miércoles, 4 de noviembre de 2009

The Star in the Sky Again

It was night, and the menoronu (age class of initiated young men) were sleeping in ngobe (meeting place for the men in the center of the village). One of them did not have a wife. He lay there, looking up at the sky. He looked at a beautiful star and thought: "I want a pretty wife; I wonder if she'll marry me?" He fell asleep.
The star came down to earth and took the menoronu by the hand.
"Who's that?"
"It's me, I came down from up there. Didn't you call me?"
She lay down on the ground with him. She was very beautiful. When the day dawned she went back up. The next day she descended again.
Early in the morning he gave her something to eat, and then he hid her in a large gourd so that no one would see her.

The beginning of a story collected by Professor Lux Vidal from the Xikrin Kayapo in Brazil, and given to me when I was her student in Austin, this is the kind of material with which Claude Levi Strauss wrestled. His work stands by itself as a masterful reading of myths and will continue to stand. Professor Levi Strauss, with whom I never had the pleasure of studying, still was the Star in the sky of desire for many young anthropologists and other scholars. His works line our shelves, and we carry them, like a gourd with us, wherever we go.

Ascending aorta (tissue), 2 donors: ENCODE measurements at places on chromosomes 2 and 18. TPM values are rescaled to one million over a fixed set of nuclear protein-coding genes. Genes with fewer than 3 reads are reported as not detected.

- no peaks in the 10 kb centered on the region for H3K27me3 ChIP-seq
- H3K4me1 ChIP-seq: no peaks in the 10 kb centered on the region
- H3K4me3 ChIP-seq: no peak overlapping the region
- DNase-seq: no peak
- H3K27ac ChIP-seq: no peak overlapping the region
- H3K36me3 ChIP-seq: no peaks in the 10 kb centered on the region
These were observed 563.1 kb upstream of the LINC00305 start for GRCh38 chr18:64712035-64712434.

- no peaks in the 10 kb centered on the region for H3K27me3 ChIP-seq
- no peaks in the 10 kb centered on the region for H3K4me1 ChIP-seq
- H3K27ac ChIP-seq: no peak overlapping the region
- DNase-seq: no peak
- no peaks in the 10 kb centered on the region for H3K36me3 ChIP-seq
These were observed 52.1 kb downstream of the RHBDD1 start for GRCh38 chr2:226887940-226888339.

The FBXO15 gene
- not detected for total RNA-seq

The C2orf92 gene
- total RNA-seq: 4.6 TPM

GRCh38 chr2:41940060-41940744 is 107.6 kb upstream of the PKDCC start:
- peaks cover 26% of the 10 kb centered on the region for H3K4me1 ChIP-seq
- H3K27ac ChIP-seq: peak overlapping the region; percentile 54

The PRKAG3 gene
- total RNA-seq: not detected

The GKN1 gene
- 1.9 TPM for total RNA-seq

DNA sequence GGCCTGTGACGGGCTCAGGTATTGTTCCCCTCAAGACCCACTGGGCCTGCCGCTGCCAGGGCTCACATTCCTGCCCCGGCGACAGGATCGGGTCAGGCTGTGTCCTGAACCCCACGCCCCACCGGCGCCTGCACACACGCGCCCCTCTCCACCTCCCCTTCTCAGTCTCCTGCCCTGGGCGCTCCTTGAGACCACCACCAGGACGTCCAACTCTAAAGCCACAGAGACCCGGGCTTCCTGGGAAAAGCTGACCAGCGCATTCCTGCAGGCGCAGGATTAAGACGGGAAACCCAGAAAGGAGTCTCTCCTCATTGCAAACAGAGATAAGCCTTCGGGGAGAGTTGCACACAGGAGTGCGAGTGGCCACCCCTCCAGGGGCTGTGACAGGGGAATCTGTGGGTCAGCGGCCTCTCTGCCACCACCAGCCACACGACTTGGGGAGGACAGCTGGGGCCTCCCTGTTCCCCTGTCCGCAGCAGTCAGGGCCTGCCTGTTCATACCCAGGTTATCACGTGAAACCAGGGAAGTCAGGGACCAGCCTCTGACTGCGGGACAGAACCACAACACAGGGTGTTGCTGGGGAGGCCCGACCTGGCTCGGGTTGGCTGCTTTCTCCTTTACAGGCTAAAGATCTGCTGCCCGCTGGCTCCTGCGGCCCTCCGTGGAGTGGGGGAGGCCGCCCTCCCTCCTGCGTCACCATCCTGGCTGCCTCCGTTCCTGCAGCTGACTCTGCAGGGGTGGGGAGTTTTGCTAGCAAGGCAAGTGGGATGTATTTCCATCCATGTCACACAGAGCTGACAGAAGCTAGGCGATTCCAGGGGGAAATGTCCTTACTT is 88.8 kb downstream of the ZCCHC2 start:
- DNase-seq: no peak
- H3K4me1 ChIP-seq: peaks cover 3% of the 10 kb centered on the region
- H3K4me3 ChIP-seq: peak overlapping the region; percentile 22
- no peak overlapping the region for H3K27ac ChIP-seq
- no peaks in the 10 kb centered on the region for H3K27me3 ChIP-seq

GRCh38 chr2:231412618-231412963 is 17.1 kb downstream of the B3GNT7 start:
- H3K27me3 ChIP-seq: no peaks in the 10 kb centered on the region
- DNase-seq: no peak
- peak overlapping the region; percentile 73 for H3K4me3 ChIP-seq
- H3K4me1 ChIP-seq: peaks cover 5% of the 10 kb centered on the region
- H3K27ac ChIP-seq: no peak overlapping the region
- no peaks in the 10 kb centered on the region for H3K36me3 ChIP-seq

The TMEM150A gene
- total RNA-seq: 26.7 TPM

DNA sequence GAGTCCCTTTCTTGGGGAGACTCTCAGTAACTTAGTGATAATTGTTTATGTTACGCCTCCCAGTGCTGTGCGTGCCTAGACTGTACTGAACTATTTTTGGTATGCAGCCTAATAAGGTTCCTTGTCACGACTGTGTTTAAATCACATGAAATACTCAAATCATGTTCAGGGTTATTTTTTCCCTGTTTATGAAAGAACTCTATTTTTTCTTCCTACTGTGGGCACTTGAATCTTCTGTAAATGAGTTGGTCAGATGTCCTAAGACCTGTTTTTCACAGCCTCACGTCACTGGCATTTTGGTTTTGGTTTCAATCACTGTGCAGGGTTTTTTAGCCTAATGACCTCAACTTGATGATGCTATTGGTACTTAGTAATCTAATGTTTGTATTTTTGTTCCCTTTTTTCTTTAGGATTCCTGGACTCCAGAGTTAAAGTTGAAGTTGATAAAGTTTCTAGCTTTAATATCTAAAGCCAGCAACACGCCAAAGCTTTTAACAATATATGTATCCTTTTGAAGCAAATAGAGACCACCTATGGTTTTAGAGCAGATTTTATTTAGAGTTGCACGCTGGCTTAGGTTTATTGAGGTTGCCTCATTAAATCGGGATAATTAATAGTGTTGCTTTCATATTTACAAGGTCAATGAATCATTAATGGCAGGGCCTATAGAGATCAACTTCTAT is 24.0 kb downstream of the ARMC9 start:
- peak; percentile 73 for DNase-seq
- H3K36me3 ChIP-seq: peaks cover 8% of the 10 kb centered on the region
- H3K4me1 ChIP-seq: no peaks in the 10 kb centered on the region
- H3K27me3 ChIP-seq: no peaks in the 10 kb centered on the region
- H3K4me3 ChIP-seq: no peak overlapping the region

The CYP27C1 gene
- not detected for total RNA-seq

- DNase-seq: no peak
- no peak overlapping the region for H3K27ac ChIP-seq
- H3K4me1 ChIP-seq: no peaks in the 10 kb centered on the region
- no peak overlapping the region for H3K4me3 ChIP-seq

Even in this small vignette, merely the beginning of a much longer story not meant to be written but told in certain contexts, there is so much one can think of in structuralist terms. There is the opposition of sky:earth, aligned with women:men, night:day, women’s houses in circle: men’s space in center (ngobe), married:unmarried, adult:adolescent.
Quickly, by the star coming to earth, that structure shifts and the boy begins his transition to a man and the star to a wife. Coming to earth and eating food are the mediums of the change, the gourd is a womb and a medium of transport until at the end of the story, the woman returns to the sky and brings crops so people now can have food.
But there can be so many more transitions, such as the graduate student scholar who hopes to become scholar looking with desire on the works of masters taking them off the shelf and taking them home where he reads them and thinks with them, until over time, the master comes and gives the crops of scholarship to a new generation.
Levi Strauss showed us how similar structures of oppositions can align in very different material, seeking similar resolutions. Though he was a relativist, still he sought to comprehend the human mind. Part of what will always draw us together as people is how we think with stories and differences and how, though my world may be in Utah, while his was in Paris, we all share with those who worried about the origins of corn and how people got fire from jaguars.

domingo, 1 de noviembre de 2009

Sentimental Mormon Stories

This is a response to a question about the open, almost cloying sentimentality in Mormon poplar fiction and folklore, as well as in the writing of Glenn Beck, posed to me by someone who is not Mormon and was trying to understand what felt forced and definitely foreign.

If I understand, you are asking about the sentimentalism that perfuses Mormon story telling. The question asks about the role of sentiment in narrative and what it does, because of the strong difference you see between Mormon narratives, especially popular narratives, and those in mainstream society.